Senate Democrats plan to make veterans the focus of their next jobs bill, providing tax incentives for businesses to hire former members of the military and instructing the Labor Department to find ways to ease their transition to the civilian workplace.
But perhaps most striking is Democrats' decision to jettison a popular method of paying for pieces of President Obama's $447 billion jobs bill, which failed in a bipartisan vote in the Senate. The majority is not looking to tax Americans who make more than $1 million to offset the veterans' jobs provision; rather, they will keep in place current fees for V.A. home loans.
The abandonment of the millionaire surtax is a victory for Republicans, who have, heretofore opposed such a measure, and it also signals a significant compromise by Democrats toward improving the nation's persistently poor jobless rate. While polls showed the surtax to be popular with a majority of Americans, Republicans have stood uniformly against it, thereby blocking any possible jobs measure.
"No veteran should stand at the back of any line, and certainly not an employment line," Sen. Debbie Stabenow, D-Mich., told reporters on a conference call Friday.
"For too long in this country we have patted our veterans on the back for their service and then pushed them out into the job market alone," said Senate Veterans' Affairs Committee Chairwoman Patty Murray of Washington, lead sponsor of the bill. "With this bill we are giving our veterans the job skills to get their foot in the door and incentivizing employers to make sure that door is open to them."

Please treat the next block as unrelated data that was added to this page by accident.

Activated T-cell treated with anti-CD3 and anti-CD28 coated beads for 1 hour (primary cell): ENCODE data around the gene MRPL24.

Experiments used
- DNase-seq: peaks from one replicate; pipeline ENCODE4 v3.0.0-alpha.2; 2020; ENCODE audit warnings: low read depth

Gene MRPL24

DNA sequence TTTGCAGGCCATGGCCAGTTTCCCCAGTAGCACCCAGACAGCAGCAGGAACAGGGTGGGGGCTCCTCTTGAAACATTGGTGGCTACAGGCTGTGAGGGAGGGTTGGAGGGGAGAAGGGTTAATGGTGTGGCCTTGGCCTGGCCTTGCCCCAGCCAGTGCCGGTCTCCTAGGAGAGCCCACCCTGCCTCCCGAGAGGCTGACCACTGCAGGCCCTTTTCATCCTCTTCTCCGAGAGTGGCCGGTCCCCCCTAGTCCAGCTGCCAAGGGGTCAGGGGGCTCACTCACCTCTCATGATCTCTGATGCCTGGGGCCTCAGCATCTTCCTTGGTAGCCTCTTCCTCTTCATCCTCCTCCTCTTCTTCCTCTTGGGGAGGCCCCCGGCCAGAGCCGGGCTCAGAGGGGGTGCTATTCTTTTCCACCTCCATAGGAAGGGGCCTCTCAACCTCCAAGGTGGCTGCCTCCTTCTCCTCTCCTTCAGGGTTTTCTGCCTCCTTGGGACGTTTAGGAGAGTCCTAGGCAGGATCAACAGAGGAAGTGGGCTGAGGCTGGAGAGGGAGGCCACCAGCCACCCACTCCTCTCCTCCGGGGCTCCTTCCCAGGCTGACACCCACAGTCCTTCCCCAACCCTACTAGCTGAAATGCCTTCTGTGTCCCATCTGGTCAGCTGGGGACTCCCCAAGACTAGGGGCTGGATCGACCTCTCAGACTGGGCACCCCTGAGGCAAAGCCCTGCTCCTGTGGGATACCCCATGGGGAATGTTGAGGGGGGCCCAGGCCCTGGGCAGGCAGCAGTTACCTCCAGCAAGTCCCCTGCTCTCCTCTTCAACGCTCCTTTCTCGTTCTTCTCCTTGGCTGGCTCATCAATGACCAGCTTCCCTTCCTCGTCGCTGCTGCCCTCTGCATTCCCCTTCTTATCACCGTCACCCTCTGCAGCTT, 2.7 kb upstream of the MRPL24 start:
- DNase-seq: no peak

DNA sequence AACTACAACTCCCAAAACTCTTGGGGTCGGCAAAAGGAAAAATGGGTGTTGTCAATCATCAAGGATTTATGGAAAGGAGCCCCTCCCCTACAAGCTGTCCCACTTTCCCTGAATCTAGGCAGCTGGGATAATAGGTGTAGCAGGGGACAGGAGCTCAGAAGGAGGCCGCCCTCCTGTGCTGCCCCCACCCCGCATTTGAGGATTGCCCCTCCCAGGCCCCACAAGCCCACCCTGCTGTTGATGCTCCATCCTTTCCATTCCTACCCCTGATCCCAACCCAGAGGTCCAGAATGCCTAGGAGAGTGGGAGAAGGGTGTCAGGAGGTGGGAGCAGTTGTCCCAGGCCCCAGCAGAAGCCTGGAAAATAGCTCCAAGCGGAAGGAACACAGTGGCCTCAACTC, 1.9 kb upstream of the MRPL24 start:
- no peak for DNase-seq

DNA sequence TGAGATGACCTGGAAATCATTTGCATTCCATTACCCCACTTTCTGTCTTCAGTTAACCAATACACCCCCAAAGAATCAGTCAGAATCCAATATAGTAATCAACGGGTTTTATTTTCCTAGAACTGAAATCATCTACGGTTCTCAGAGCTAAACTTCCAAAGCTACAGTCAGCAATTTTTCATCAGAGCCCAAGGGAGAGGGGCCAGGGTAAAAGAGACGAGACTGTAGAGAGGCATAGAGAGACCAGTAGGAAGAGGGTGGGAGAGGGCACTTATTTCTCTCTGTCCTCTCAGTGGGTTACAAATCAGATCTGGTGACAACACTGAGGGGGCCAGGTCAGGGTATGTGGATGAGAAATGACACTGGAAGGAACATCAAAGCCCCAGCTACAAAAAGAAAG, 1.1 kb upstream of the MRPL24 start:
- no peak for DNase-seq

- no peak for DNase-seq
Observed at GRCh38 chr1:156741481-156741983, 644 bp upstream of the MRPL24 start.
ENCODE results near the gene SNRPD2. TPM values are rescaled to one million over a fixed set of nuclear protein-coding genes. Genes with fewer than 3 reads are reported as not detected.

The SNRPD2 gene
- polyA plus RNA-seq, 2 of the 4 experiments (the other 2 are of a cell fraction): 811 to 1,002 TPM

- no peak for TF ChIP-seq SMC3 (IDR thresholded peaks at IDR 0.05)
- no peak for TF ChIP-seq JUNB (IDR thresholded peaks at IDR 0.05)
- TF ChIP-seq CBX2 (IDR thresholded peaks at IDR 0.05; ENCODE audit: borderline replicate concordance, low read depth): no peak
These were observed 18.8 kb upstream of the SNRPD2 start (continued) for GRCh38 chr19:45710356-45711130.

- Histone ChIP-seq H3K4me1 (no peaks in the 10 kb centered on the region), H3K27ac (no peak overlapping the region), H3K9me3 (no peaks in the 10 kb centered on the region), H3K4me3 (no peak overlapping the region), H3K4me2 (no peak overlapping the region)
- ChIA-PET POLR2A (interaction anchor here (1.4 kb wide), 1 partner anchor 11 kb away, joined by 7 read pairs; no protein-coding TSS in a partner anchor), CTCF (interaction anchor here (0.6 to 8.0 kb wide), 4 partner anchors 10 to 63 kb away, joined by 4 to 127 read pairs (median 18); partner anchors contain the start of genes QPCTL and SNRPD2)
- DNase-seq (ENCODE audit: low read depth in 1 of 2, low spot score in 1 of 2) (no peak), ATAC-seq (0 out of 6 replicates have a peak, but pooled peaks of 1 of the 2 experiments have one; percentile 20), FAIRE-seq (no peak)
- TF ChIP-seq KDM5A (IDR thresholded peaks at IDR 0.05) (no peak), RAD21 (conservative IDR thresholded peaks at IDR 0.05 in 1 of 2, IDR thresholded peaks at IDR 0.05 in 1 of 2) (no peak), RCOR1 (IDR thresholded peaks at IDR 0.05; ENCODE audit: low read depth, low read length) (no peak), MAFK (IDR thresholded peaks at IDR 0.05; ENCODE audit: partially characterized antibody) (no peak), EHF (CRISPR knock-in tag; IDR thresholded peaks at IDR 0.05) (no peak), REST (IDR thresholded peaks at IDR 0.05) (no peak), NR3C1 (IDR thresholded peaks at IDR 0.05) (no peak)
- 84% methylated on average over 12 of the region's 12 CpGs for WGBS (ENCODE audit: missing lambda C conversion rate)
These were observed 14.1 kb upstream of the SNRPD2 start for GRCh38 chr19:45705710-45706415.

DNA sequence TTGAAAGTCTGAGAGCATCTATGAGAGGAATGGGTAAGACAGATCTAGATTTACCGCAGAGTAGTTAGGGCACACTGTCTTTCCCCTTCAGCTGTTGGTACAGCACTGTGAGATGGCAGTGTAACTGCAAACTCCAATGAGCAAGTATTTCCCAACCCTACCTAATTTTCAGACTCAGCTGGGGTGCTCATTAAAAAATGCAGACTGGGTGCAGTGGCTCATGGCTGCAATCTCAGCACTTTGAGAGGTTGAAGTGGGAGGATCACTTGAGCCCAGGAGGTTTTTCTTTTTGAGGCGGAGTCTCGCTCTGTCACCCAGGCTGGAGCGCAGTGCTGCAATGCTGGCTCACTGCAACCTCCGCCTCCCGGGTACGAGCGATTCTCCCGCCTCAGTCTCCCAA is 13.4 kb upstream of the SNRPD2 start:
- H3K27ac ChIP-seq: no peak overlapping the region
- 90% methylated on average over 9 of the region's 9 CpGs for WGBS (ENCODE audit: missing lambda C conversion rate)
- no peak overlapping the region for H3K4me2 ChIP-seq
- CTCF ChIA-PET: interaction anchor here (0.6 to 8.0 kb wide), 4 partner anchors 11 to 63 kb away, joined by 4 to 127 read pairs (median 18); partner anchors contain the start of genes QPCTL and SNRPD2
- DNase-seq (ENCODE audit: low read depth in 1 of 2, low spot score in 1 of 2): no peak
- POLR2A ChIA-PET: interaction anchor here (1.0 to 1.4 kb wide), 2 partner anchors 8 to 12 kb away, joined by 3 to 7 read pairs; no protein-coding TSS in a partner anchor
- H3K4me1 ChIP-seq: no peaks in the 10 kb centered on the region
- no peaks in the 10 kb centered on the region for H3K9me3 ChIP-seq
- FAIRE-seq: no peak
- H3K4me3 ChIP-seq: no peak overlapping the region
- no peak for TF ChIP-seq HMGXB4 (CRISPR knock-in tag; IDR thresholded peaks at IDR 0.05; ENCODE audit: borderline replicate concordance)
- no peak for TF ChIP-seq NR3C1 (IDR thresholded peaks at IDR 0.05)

The bill provides a tax credit of up to $5,600 to businesses for hiring veterans who have been looking for a job for more than six months, as well as a $2,400 credit for those who are unemployed for less than 6 months. For those who hire veterans who have been disabled in the line of duty, a tax credit of up to $9,600 is available, as long as the vet has been looking for work for more than six months.
Democrats plan to try to attach the amendment to a popular House-passed bill that repeals a 3% withholding tax set to hit federal and state contractors in 2013 on all payments to them over $10,000.
A procedural vote is set for Monday night to start debate on the legislation.